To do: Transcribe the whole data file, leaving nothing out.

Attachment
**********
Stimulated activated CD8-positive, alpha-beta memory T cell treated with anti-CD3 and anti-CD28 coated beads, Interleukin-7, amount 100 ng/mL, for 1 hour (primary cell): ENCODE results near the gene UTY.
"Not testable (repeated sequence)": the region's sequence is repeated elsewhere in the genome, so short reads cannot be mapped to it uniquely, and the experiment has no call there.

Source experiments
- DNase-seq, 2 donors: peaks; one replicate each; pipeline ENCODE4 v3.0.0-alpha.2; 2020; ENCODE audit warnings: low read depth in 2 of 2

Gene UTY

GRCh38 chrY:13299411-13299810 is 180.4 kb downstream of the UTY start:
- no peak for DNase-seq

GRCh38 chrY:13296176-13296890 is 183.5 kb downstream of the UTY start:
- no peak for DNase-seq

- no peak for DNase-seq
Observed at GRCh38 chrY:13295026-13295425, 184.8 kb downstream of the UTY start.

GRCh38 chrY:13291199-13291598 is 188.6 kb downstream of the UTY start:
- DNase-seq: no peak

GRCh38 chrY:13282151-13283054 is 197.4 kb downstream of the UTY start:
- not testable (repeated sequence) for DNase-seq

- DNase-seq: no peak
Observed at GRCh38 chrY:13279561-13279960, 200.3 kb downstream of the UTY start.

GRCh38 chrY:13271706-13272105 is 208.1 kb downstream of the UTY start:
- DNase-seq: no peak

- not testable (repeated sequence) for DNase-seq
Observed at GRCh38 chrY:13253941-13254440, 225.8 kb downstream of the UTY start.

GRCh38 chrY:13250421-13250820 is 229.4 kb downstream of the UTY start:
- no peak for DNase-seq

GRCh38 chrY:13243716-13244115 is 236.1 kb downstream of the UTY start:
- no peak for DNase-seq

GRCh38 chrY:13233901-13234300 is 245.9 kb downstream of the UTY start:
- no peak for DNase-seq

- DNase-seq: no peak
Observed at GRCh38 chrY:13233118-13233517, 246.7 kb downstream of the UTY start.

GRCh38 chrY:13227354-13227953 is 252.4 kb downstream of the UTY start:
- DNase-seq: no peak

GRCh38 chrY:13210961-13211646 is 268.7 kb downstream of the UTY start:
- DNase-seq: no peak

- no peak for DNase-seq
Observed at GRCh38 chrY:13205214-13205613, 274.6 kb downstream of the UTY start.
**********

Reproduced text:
Stimulated activated CD8-positive, alpha-beta memory T cell treated with anti-CD3 and anti-CD28 coated beads, Interleukin-7, amount 100 ng/mL, for 1 hour (primary cell): ENCODE results near the gene UTY.
"Not testable (repeated sequence)": the region's sequence is repeated elsewhere in the genome, so short reads cannot be mapped to it uniquely, and the experiment has no call there.

Source experiments
- DNase-seq, 2 donors: peaks; one replicate each; pipeline ENCODE4 v3.0.0-alpha.2; 2020; ENCODE audit warnings: low read depth in 2 of 2

Gene UTY

GRCh38 chrY:13299411-13299810 is 180.4 kb downstream of the UTY start:
- no peak for DNase-seq

GRCh38 chrY:13296176-13296890 is 183.5 kb downstream of the UTY start:
- no peak for DNase-seq

- no peak for DNase-seq
Observed at GRCh38 chrY:13295026-13295425, 184.8 kb downstream of the UTY start.

GRCh38 chrY:13291199-13291598 is 188.6 kb downstream of the UTY start:
- DNase-seq: no peak

GRCh38 chrY:13282151-13283054 is 197.4 kb downstream of the UTY start:
- not testable (repeated sequence) for DNase-seq

- DNase-seq: no peak
Observed at GRCh38 chrY:13279561-13279960, 200.3 kb downstream of the UTY start.

GRCh38 chrY:13271706-13272105 is 208.1 kb downstream of the UTY start:
- DNase-seq: no peak

- not testable (repeated sequence) for DNase-seq
Observed at GRCh38 chrY:13253941-13254440, 225.8 kb downstream of the UTY start.

GRCh38 chrY:13250421-13250820 is 229.4 kb downstream of the UTY start:
- no peak for DNase-seq

GRCh38 chrY:13243716-13244115 is 236.1 kb downstream of the UTY start:
- no peak for DNase-seq

GRCh38 chrY:13233901-13234300 is 245.9 kb downstream of the UTY start:
- no peak for DNase-seq

- DNase-seq: no peak
Observed at GRCh38 chrY:13233118-13233517, 246.7 kb downstream of the UTY start.

GRCh38 chrY:13227354-13227953 is 252.4 kb downstream of the UTY start:
- DNase-seq: no peak

GRCh38 chrY:13210961-13211646 is 268.7 kb downstream of the UTY start:
- DNase-seq: no peak

- no peak for DNase-seq
Observed at GRCh38 chrY:13205214-13205613, 274.6 kb downstream of the UTY start.